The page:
Spring may be around the corner but avalanche season is far from over. March is the deadliest month for avalanche fatalities and Avalanche Canada is focusing its safety message on Alberta’s snowmobilers.
- Last year, 15 people died in avalanches; 12 were snowmobilers.
- Over the past five years, 45 people were killed in avalanches; 24 of them while snowmobiling.
- All of the snowmobiling accidents over the past five years occurred in BC; two-thirds of the victims were Alberta residents.
- Of those Alberta residents, 73% were from communities within 150 km of Edmonton.
- All these victims were male.
“Unlike other user groups, snowmobiling avalanche fatalities are showing a clear pattern,” Gilles Valade, executive director of Avalanche Canada, sid in a statement. “When we see such a cluster in terms of place of residence, it raises a concern that our safety messages aren’t reaching the people who clearly need it most.”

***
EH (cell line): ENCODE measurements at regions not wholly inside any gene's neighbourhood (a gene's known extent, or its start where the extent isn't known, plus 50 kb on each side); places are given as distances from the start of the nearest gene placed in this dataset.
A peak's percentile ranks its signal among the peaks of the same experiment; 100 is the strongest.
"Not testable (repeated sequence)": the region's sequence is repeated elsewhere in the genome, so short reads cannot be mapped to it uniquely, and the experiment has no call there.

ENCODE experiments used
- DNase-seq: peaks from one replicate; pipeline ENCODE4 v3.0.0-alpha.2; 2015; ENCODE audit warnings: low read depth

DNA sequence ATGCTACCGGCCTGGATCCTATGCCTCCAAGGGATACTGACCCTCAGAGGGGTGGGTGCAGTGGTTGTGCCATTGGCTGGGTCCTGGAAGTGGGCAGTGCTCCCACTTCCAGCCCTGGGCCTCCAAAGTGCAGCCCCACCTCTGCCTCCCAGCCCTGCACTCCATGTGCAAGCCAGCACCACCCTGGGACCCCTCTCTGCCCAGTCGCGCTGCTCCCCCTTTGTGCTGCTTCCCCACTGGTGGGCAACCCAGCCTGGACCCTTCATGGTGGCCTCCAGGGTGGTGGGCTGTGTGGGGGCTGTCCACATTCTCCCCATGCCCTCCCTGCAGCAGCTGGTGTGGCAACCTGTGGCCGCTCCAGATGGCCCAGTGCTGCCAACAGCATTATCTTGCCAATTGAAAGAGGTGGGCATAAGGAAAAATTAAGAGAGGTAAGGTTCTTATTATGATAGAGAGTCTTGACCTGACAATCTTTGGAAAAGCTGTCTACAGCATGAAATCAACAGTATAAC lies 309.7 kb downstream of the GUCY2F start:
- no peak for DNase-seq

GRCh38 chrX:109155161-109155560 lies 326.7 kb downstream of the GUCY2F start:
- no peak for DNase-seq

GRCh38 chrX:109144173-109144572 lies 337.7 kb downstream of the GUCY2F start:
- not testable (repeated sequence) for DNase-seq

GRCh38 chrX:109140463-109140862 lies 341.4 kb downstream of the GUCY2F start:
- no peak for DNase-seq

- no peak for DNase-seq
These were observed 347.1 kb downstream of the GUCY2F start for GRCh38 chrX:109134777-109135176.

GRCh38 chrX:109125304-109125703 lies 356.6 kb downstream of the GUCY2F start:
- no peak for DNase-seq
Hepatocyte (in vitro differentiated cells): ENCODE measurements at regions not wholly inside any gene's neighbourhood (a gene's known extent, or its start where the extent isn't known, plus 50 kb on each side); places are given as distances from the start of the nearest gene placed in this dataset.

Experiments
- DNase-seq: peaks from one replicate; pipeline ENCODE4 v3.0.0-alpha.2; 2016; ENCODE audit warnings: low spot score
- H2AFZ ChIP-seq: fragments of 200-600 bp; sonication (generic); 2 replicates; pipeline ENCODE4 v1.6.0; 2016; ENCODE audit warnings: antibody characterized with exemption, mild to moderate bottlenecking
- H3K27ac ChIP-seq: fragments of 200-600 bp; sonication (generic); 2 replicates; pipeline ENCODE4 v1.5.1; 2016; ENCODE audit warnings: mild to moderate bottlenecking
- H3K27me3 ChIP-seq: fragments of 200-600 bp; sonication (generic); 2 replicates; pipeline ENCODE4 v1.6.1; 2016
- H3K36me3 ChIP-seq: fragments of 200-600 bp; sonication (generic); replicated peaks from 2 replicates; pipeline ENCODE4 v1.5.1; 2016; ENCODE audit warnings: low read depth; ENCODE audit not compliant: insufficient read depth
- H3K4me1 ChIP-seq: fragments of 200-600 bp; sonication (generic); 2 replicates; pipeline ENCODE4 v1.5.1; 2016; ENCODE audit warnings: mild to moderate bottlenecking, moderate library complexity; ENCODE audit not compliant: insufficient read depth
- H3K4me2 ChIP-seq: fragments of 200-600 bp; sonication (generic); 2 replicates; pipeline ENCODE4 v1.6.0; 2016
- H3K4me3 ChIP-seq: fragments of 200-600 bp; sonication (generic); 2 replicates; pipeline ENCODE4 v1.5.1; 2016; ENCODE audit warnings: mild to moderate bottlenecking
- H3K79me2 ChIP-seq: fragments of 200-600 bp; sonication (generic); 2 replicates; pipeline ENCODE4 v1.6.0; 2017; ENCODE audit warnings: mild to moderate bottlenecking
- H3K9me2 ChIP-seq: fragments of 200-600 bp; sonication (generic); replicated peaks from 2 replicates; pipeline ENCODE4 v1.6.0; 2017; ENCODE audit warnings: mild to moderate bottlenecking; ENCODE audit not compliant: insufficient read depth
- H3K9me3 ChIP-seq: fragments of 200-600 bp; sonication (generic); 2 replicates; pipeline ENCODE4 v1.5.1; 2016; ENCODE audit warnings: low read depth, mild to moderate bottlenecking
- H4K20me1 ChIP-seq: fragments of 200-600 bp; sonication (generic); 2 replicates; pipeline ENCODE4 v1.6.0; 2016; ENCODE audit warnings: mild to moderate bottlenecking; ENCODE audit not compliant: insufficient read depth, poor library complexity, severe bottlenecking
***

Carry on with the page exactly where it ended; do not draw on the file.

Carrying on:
Curtis Pawliuk of the Valemount and Area Recreation District, a popular snowmobiling destination for Alberta riders, said that too often sledders make “terrain choices that simply do not fit the conditions.”
“These people are getting lucky,” he said. “While the snowmobile community has come a long way, we need to start seeing greater buy-in and respect for the hazards of the backcountry.”
Valade said an Avalanche Skills Training course is the first step for anyone who uses the backcountry in winter.
“More than 8,000 people take this training each season,” he said. “Unfortunately, less than 15% of these students are snowmobilers. Convincing more sledders to take this training where they will learn safe travel techniques for avalanche terrain and how to self-rescue is a significant goal for Avalanche Canada.”
Everyone in a backcountry party needs to have an avalanche transceiver, probe and shovel. For current avalanche conditions, check www.avalanche.ca. For information on training, click on the “Learn” tab.